Wednesday, December 21, 2011

K.K.Hebbar's Retrospective at the National Gallery of Modern Art


This is the year of K.K.Hebbar's centenary. He was born in 1911. Rajani Prasanna and Rekha Rao, his daughters curated the exhibition. K.G.Subramanyan has written "The Pleasure of Knowing Hebbar" for the catalogue called "Hebbar An Artist's Quest". Veena K Thimmaiah, an art historian has provided the text for the catalogue.

The exhibition was on at the National Gallery of Modern for a month from November 22, 2011 to December 22, 2011.
Hebbar's paintings of the 1940s and the 1950s have a romantic touch to them, depicting scenes from rural life as well as portraits of family and friends, especially his mother. The painting showing mother and artist son is interesting. And so is the one showing the threshing floor at harvest time, with the bullocks, village men and women, and the stacks of fodder has so much action packed into it. Then there is the painting of the cart with a woman seated in it and the bullock's head turned away brings in a touch of realism. Hebbar visited Japan, Indonesia and Cambodia. His colourful depiction of the Angkor Vat temple is breathtaking. Then there is the painting of the flaming sun and his chariot drawn by horses is bold and original in conception.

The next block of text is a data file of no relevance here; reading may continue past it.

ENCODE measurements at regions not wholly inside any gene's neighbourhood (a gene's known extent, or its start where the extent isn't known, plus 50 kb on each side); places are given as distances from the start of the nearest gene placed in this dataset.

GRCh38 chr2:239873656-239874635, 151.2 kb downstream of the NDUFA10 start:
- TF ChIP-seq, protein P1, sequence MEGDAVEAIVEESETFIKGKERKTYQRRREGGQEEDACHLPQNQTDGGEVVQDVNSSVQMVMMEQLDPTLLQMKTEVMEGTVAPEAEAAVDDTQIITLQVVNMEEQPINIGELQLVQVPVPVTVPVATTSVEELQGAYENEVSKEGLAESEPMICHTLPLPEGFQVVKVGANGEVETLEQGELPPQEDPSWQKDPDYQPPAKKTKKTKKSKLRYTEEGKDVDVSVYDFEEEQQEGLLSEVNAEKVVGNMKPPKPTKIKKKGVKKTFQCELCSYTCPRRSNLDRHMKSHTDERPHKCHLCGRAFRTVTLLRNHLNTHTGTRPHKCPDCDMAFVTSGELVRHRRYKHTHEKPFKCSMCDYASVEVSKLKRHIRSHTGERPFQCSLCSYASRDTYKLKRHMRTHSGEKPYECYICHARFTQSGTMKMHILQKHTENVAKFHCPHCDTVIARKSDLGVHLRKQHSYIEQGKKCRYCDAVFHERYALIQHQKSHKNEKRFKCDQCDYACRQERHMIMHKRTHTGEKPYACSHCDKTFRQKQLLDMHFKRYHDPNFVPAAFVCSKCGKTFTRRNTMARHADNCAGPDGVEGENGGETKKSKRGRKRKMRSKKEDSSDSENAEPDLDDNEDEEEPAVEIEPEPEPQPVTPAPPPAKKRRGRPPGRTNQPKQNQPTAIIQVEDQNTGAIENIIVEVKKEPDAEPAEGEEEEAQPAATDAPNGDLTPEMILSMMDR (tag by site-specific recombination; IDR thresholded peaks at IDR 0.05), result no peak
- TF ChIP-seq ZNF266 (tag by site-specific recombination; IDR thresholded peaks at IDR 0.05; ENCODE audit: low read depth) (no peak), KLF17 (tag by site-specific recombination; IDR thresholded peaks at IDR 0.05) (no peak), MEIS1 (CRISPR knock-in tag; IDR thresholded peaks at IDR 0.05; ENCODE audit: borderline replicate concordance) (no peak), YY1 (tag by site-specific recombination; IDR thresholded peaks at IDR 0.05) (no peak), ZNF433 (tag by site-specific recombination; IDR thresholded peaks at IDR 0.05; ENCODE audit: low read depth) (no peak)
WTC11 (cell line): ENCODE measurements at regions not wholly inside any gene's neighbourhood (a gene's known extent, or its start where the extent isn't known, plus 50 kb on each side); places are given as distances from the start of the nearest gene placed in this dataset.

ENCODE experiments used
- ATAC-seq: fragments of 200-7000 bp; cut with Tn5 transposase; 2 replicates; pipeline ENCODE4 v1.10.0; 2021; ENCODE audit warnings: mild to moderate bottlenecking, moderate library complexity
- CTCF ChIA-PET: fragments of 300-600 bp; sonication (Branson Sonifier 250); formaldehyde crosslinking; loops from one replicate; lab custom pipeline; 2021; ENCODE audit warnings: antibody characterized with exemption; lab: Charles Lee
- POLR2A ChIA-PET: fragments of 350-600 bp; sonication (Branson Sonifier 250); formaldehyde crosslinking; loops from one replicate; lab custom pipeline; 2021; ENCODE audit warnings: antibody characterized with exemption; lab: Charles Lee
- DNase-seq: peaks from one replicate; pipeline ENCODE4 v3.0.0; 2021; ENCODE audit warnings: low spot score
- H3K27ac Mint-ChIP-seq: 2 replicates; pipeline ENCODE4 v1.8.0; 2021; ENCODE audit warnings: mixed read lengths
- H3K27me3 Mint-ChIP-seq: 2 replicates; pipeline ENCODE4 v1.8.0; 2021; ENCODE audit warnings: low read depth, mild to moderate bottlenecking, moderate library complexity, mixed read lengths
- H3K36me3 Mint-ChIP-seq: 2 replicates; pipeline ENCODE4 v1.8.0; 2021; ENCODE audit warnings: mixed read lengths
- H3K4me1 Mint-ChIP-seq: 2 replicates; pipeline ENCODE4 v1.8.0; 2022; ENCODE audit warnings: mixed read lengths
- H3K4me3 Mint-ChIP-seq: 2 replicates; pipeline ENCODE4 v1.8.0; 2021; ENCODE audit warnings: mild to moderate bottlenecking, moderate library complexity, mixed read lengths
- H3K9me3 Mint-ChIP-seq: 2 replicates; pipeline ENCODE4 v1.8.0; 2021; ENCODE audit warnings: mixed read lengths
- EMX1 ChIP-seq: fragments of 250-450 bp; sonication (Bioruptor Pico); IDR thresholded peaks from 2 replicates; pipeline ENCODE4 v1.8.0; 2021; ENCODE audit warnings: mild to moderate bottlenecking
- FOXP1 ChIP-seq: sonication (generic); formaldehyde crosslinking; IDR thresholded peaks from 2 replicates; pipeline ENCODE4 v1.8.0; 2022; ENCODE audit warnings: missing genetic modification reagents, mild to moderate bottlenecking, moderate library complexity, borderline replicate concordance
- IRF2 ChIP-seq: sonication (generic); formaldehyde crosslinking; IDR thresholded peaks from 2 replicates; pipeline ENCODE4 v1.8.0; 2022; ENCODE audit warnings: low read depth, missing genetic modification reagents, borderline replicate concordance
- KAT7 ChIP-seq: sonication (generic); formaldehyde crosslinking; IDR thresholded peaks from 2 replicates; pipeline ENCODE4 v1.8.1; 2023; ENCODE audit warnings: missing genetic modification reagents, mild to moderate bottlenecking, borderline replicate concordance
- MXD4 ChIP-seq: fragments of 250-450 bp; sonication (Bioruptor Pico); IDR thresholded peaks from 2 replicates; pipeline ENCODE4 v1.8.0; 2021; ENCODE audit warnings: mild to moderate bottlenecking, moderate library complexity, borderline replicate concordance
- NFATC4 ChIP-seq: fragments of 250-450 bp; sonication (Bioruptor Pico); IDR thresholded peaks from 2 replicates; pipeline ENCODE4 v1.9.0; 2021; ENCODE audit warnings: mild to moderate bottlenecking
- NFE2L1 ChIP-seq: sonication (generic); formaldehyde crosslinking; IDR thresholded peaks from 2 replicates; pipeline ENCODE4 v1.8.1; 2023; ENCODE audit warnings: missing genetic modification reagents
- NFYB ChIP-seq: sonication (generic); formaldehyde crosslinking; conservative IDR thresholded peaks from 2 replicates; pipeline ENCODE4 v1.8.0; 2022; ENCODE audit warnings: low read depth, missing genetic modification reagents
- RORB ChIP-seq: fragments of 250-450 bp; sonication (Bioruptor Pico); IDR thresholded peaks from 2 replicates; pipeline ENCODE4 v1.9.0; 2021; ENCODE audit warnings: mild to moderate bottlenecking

In the 1980s, Hebbar takes to abstract painting, and he conveys the excitement of the undertaking with bright and vibrant colours.
The most impressive part of Hebbar's ouevre are his line drawings stretching across the 1950s, 1960s and 1970s. In a few lines he is able to fill out a figure which is alive and almost jumping out of the paper on which it is drawn. The 51 drawings he has done for the ancient Tamil epic, Silappadikaram are pure magic.
The exhibition remains chronological and there is no fresh argument which underpins the retrospective. The curators cannot take the blame because there is no lively debate about contemporary Indian art, and it will be difficult to construct an argument about Hebbar in a vacuum. As a matter of fact, there is no debate about Indian art, past and present. We are living in intellectual dark ages.
Hebbar's unique achievement is that he has been able to bring to life some of the fascinating aspects of Indian domesticity -- especially of the village -- which has now vanished, almost. In his Bangladesh paintings one can see an artist's celebration of freedom born of oppression and violence.

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